4. Bogen KT, Jones ED: Risks of mortality and morbidity from worldwide terrorism: 1968–2004. Risk Anal. 2006, 26: 45-59. 10.1111/j.1539-6924.2006.00706.x.View ArticlePubMedGoogle Scholar
  5. World Bank: World Development Report 2011: conflict, security and development. 2011, Washington DCView ArticleGoogle Scholar
  6. Dara SI, Ashton RW, Farmer JC, Carlton PK: Worldwide disaster medical response: an historical perspective. Crit Care Med. 2005, 33 (Suppl 1): S2-S6.View ArticlePubMedGoogle Scholar
  7. Bradt DA, Aitken P: Disaster medicine reporting: the need for new guidelines and the CONFIDE statement. Emerg Med Australas. 2010, 22: 483-487. 10.1111/j.1742-6723.2010.01342.x.View ArticlePubMedGoogle Scholar
  8. Stratton SJ: Use of structured observational methods in disaster research: “Recurrent medical response problems in five recent disasters in the Netherlands”. Prehosp Disaster Med. 2010, 25: 137-138. 10.1017/S1049023X0000786X.View ArticlePubMedGoogle Scholar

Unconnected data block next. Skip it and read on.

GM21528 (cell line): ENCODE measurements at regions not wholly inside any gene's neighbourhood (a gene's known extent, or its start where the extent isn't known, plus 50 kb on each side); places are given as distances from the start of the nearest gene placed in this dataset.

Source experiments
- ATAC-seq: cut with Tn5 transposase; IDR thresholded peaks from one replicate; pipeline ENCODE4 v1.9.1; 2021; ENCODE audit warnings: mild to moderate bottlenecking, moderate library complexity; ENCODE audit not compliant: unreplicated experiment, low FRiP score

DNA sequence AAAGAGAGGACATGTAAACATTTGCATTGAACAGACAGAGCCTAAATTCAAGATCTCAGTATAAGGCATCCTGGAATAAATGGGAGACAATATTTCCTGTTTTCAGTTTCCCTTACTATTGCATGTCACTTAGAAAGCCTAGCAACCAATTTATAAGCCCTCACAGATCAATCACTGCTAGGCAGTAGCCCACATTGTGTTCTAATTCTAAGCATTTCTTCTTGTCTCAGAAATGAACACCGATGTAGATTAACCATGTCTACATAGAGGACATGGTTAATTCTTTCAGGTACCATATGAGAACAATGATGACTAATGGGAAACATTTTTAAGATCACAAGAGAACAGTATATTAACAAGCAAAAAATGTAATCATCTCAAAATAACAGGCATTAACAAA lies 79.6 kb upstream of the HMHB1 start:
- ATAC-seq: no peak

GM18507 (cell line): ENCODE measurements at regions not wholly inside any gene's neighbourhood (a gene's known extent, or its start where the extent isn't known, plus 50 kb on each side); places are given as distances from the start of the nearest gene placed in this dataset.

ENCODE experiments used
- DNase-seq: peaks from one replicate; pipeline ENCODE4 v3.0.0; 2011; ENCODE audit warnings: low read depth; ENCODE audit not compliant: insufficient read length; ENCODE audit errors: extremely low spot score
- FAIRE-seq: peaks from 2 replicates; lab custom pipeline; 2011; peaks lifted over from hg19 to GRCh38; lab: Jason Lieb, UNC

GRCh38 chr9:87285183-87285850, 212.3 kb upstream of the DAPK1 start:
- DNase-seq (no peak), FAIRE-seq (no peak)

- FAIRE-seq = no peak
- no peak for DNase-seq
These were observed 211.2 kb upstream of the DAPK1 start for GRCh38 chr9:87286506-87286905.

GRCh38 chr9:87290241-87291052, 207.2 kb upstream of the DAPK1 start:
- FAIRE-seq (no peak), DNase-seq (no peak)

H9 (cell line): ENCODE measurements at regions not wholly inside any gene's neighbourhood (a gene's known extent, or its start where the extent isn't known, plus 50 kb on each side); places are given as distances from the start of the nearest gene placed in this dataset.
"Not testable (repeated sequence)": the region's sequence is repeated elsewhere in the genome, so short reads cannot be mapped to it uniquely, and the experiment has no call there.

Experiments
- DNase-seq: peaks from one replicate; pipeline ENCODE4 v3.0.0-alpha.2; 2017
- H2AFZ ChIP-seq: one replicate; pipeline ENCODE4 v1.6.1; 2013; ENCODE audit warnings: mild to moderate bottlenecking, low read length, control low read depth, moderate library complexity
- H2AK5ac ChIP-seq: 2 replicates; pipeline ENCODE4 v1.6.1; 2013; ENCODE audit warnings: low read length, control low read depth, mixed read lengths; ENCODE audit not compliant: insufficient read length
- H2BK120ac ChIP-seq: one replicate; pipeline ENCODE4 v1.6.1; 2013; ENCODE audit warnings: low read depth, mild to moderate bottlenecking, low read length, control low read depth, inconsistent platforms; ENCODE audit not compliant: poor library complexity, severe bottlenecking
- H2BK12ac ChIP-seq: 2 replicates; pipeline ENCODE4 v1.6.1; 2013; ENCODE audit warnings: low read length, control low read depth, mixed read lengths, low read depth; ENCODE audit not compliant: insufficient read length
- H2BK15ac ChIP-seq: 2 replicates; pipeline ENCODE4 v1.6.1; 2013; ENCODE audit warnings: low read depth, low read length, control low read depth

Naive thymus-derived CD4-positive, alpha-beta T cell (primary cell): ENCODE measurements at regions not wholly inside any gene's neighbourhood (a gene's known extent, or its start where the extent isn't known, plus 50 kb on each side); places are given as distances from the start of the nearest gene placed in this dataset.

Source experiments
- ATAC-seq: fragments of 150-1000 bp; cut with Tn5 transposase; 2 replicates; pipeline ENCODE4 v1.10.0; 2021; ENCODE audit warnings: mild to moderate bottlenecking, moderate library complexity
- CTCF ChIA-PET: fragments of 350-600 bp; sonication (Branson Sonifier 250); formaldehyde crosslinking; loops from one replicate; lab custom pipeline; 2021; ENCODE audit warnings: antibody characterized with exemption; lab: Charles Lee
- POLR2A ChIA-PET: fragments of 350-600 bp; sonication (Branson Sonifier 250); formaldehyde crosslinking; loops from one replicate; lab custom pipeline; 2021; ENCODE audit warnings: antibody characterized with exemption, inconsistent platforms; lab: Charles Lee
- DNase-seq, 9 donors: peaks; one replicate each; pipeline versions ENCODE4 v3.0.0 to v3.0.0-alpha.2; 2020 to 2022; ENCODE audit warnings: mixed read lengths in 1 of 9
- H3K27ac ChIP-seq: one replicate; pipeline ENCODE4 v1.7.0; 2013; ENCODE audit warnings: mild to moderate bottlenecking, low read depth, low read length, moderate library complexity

9. Stratton SJ: The Utstein-style Template for uniform data reporting of acute medical response in disasters. Prehosp Disaster Med. 2012, 27: 219-10.1017/S1049023X12000817.View ArticlePubMedGoogle Scholar
  10. Castren M, Hubloue I, Debacker M: Improving the science and evidence for the medical management of disasters: Utstein style. Eur J Emerg Med. 2012, 19: 275-276. 10.1097/MEJ.0b013e3283571743.View ArticlePubMedGoogle Scholar
  11. Lockey DJ: The shootings in Oslo and Utoya island July 22, 2011: lessons for the International EMS community. Scand J Trauma Resusc Emerg Med. 2012, 20: 4-10.1186/1757-7241-20-4.PubMed CentralView ArticlePubMedGoogle Scholar